Well, in 2007, the Orpheus Chamber Orchestra became one of the first winners of the Worldwide Award for the Most Democratic Workplaces – an award that recognises organisations “based on freedom, instead of fear and control . . . allowing people to self-govern and determine their own destiny”.

How are the ideals honoured by the award practically enacted? And how do those qualities instil leadership?

Firstly, the principle that anyone can influence artistic direction remains paramount. “We must have all our players ready and willing to speak up, to stop the orchestra, to argue for their ideas,” Thulson says. “Even if they’re in what’s traditionally a non-leadership seat. If the presumption is that high voices get to lead, we have to treat that as a fragile presumption . . . We can’t let traditions make us boorish or lazy.”

But another, crucial, principle concerns sound – and how audiences react to the difference in sonority of conductorless orchestras. Whereas traditional concert-goers talk about “the composer, the sonata form, or the great recordings they’ve heard”, Thulson explains, Ars Nova audiences discuss their “concert experience”; the dynamism of the players and “how exciting it is to hear the inner workings of the music”.

This is a common positive appraisal of conductorless orchestras – their demonstrative, vital and dynamic nature. It’s an attribute often credited to the diversified origin of the artistic ideas that make up a musical performance. As opposed to the single vision of the conductor, audience members hear the collective conception of between 30 and 40 musicians.

Thulson views this premise as having broader social implications. “Pluralistic society,” he says, “gives us more sources of social good of all sorts, whether that’s ethical traditions beyond our own or simply global cuisine.”

Notions of pluralism are under intense scrutiny in the current US presidential election. Now more than ever, diversity and difference are under attack from the narrow-minded politics of Donald Trump. Harvey Seifter and Peter Economy, the co-authors of Leadership Ensemble: Lessons in Collaborative Management from the World’s Only Conductorless Orchestras, think the Republican nominee could learn a few lessons from the tenets of conductorless orchestras.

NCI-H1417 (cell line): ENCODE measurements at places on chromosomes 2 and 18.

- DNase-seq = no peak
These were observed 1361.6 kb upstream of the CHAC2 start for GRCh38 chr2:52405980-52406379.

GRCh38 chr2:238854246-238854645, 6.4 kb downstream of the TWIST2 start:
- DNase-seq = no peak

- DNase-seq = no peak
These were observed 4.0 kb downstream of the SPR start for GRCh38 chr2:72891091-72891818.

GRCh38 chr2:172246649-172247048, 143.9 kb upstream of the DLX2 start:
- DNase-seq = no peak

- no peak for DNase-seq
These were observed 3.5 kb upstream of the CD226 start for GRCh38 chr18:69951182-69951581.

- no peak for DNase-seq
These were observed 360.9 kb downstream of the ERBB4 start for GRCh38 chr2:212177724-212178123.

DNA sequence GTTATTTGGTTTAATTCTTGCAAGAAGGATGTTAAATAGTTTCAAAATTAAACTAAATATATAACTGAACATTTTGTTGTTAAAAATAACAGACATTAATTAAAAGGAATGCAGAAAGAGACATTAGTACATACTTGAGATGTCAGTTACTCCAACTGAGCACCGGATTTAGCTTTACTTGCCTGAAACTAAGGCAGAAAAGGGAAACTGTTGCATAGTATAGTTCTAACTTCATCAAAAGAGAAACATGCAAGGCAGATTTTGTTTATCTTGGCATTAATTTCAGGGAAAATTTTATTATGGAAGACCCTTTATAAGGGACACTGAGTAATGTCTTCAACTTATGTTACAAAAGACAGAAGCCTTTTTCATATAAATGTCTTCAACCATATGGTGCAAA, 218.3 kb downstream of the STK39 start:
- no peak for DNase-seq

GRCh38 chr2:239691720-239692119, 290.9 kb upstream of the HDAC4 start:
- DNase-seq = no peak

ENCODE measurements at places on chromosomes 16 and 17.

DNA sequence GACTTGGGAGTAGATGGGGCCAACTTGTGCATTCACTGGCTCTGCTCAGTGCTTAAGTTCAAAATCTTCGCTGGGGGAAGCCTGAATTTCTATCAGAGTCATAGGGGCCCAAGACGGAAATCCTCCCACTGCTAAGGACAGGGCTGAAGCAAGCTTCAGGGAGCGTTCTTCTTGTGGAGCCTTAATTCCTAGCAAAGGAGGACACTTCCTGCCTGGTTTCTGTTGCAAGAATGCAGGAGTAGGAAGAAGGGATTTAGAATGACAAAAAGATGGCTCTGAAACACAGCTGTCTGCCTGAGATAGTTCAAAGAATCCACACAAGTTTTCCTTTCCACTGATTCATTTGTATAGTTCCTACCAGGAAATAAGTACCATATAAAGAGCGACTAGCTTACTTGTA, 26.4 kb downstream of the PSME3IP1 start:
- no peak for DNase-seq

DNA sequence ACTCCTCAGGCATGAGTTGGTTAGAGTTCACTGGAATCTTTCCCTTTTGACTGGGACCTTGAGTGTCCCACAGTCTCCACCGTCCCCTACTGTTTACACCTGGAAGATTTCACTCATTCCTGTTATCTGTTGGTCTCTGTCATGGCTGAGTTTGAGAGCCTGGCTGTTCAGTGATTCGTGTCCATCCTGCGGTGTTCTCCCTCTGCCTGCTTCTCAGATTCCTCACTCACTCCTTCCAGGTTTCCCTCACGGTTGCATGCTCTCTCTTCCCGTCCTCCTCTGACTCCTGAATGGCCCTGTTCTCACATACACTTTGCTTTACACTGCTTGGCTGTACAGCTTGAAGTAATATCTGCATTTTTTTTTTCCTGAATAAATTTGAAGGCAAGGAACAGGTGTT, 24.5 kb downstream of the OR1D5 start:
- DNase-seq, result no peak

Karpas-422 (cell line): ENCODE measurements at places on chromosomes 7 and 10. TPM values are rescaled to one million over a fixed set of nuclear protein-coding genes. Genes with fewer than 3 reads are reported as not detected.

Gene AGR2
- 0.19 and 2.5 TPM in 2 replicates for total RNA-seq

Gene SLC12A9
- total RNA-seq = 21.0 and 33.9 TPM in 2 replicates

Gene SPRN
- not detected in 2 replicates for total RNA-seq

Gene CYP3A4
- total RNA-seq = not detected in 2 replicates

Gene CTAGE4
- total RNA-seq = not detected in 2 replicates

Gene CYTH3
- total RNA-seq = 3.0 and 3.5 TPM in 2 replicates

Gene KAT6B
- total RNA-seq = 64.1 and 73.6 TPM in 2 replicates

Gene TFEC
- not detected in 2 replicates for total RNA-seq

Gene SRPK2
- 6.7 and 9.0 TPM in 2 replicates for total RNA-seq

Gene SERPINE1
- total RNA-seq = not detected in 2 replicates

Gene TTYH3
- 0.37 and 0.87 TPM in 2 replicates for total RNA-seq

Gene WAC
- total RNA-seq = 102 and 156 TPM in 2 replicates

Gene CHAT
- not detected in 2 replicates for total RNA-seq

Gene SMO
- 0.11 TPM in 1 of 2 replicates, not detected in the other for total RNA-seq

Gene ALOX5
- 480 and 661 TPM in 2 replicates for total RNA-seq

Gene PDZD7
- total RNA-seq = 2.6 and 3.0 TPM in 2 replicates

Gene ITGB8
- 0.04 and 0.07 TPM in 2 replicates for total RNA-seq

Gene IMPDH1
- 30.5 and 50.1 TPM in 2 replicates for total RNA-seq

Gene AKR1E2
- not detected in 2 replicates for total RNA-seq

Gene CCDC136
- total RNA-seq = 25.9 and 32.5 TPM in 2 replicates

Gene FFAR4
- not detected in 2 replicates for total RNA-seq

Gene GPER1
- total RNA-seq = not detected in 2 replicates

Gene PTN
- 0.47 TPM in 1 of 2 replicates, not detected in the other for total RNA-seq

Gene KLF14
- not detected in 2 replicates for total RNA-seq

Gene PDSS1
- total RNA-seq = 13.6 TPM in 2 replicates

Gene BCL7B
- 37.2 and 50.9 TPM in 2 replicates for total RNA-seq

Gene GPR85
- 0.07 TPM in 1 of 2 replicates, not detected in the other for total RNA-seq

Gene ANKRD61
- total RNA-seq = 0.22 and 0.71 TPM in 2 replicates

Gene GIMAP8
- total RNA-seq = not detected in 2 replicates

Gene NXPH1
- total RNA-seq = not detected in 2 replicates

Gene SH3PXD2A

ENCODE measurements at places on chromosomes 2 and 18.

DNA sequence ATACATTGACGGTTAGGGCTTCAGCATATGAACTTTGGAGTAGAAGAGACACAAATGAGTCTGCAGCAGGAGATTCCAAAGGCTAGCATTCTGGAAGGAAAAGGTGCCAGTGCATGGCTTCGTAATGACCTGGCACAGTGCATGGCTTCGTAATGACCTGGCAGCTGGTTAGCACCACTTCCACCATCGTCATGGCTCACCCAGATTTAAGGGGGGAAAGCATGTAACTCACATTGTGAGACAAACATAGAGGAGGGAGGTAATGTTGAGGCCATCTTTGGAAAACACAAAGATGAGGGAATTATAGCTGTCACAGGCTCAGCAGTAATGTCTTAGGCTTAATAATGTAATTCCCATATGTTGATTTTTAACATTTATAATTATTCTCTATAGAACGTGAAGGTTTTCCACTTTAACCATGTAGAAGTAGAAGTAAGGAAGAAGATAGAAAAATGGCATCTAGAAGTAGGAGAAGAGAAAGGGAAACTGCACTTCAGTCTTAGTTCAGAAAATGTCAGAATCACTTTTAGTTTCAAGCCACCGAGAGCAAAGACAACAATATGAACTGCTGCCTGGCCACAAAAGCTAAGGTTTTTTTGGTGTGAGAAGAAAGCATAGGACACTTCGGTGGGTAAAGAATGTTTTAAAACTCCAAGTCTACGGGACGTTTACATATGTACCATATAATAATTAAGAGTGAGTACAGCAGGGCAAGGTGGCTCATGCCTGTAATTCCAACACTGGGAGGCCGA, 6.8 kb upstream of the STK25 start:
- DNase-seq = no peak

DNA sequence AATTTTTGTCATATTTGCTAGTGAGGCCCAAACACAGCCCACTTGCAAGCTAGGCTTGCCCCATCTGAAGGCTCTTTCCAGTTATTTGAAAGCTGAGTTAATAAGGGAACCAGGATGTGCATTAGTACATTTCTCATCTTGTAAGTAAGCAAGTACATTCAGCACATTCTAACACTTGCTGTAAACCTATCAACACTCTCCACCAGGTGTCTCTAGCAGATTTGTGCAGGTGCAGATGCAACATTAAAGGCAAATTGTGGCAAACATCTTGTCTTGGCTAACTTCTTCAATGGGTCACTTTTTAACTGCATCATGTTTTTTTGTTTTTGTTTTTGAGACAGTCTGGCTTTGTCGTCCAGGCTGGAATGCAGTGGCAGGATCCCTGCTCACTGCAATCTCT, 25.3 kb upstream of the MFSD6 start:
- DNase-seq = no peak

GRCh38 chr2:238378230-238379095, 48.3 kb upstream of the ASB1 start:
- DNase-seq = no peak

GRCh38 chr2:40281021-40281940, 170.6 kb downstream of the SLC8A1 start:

“Leadership ensembles are high-performing multi-leader teams that share and rotate leadership roles based on knowledge and expertise, and operate collaboratively on trust, mutual respect, emotional intelligence and integrity,” Seifter says.

“In each of those respects, they are the antithesis of the politics of Donald Trump, and the ethos of Trumpism.”

At the other end of the spectrum, Thulson argues, is the leader representative of collaborative politics. “Good leaders are servant leaders . . . They’re moderators whose first responsibility is to make sure everyone’s voice gets heard.”

Although a conductorless orchestra may seem like a radical parallel to draw, and while listening to the public may seem like a basic point to make, recent political events – the ascent of Trump, Brexit and broader euroscepticism – have shown what happens when the fundamentals of democracy are forgotten.